Pull up your modern sedan alongside a Model T Ford and the two will hardly seem related. Yes, there are still four wheels and a steering wheel, but that is where similarities seem to end.
Modern cars, are large, sleek and aerodynamic; made of advanced lightweight materials and feature a host of safety features. The Model T by comparison had no seat belts, air bags or anti-lock brakes, sat high off the ground and was made of steel, wood and even horse hair.
But open the bonnet – or hood, if you prefer – and there is a strange anachronism. The engines of both cars will likely still consist of very similar technology with four pistons moving up and down in four cylinders.
And what is more, the fuel efficiency of those engines has hardly altered. That first mass-produced car had an inline four cylinder engine, which produced 20hp (15kw) with a claimed fuel economy of 13-21 miles per gallon (mpg). Your sedan will likely have a modern four-cylinder engine that likely produces more like 200hp, but only with a slightly improved fuel economy of somewhere in the range of 20-30mpg.
But all that could soon change. The United States has just announced new regulations, which will require car makers to produce vehicles which go further, on less fuel. “We’ve set an aggressive target and the companies are stepping up to the plate,” said President Obama in a statement. “By 2025, the average fuel economy of their vehicles will nearly double to almost 55 miles per gallon.”
Of course, in European countries where smaller cars and diesel engines are commonplace, these kinds of targets don’t seem that aggressive. But for the US, where emission laws prevent some of the technologies already used elsewhere being used, they are ambitious. And, what is more, they are likely to spur a new era of engine design that will not only replace the old fashioned four stroke, but could also change how engines work in the US and elsewhere.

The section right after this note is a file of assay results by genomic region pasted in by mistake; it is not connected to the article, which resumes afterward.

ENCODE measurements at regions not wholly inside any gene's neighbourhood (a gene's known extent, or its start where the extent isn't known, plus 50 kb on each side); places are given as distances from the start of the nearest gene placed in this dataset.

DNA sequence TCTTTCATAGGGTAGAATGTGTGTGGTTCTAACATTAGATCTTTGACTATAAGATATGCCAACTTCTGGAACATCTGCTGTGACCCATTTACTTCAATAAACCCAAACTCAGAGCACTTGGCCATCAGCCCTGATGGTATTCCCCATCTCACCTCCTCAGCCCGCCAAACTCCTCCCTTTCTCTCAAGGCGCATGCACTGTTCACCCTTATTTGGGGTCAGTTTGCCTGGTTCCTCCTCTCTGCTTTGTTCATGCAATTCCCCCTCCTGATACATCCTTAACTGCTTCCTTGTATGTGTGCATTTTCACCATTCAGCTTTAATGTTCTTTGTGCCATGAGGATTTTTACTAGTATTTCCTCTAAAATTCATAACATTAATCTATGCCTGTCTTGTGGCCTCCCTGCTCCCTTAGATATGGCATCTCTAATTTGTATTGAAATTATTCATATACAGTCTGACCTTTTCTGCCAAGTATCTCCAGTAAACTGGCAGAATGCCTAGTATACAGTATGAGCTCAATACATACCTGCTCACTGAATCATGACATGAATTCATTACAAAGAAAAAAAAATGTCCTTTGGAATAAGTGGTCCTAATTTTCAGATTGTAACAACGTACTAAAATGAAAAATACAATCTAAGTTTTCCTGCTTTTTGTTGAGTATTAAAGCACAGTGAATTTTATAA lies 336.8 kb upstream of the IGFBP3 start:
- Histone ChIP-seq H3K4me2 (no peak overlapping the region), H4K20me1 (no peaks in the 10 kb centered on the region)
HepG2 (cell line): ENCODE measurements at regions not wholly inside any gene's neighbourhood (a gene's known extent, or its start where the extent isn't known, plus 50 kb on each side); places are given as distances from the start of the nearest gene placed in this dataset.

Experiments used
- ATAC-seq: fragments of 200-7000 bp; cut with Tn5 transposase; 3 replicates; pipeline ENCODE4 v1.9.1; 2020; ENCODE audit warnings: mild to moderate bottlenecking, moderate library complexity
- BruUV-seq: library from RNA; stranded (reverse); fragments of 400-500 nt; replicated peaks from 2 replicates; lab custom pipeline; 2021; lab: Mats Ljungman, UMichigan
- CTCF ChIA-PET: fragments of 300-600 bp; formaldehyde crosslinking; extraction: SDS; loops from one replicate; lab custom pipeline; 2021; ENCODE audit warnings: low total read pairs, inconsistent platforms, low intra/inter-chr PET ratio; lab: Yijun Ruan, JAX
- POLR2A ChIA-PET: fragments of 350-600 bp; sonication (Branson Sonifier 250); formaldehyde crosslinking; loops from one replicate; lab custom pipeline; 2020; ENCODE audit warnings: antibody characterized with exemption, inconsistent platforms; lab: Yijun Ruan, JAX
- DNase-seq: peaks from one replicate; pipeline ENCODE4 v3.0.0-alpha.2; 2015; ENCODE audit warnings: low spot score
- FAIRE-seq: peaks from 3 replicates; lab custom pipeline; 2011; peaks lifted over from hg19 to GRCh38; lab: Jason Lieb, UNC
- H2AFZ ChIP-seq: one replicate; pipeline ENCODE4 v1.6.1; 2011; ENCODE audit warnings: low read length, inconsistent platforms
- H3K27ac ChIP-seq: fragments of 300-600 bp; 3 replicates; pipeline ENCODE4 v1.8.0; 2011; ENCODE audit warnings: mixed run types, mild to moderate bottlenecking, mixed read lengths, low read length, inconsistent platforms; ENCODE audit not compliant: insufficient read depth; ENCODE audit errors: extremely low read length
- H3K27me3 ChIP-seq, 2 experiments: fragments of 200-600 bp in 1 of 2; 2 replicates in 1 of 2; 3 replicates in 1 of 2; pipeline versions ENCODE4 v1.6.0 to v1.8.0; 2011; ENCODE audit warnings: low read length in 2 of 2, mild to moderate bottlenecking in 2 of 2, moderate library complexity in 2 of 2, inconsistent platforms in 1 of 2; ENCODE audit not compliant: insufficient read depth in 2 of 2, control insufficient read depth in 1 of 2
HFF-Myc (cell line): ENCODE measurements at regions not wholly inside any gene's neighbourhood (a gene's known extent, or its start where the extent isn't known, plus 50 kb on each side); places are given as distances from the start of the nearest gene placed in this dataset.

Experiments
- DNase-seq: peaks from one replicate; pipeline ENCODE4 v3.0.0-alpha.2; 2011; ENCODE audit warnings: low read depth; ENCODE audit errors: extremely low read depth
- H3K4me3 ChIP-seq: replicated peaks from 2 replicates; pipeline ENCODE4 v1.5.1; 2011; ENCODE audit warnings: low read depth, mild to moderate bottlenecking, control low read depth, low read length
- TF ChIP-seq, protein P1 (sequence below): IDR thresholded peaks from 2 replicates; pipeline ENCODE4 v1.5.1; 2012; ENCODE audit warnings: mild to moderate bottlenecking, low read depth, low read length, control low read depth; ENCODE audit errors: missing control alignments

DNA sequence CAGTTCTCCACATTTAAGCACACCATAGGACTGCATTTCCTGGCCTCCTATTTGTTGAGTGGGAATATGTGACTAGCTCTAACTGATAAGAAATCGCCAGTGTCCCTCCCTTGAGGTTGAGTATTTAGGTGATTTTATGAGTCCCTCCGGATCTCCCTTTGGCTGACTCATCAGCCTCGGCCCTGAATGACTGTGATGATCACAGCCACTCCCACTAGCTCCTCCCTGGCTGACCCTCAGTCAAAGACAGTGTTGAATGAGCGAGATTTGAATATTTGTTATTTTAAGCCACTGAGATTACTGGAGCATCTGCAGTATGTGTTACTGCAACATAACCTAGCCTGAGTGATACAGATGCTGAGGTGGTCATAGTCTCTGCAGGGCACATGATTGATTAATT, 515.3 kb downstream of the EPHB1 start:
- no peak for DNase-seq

Almost all engines today work on the principle that if you put a small amount of fuel, like petrol, in a small, enclosed space and ignite it, it explodes with a huge amount of energy. This can then harnessed, via a connecting rod and crankshaft, to drive the wheels.
Most engines do this several times a second using what is known as the four-stroke cycle. In this, an engines pistons rise and fall within its cylinder four times – known as the intake, compression, power, and exhaust strokes. In a modern, direct-fuel injected engine air is drawn in as the piston falls in the cylinder, then compressed as the piston pushes back up. Almost immediately fuel is injected and ignited, forcing the piston back down again in what is known as the power stroke. The final stroke of the piston expels the combustion products.
To ensure that there is continuous power, most cars have a series of cylinders – commonly four – allowing the pistons to be at different points in the cycle. Six or eight cylinder engines work on the same principle. Between them, these engines power almost all cars, boats, trucks, propeller aircraft, generators, and so on.
There are variants of these designs, which could help the US meet its targets. For example, hybrid vehicles which use a combination of electric motors and petrol engines already achieve fuel efficiency of close to 50mpg. In addition, manufacturers like Ford and Fiat, have introduced engines with fewer cylinders from the usual minimum of four; three in the case of Ford and two for Fiat. Both use turbochargers and clever timing-control to burn less fuel whilst maintaining the same power as other engines. Ford’s engines will be introduced to US cars next year.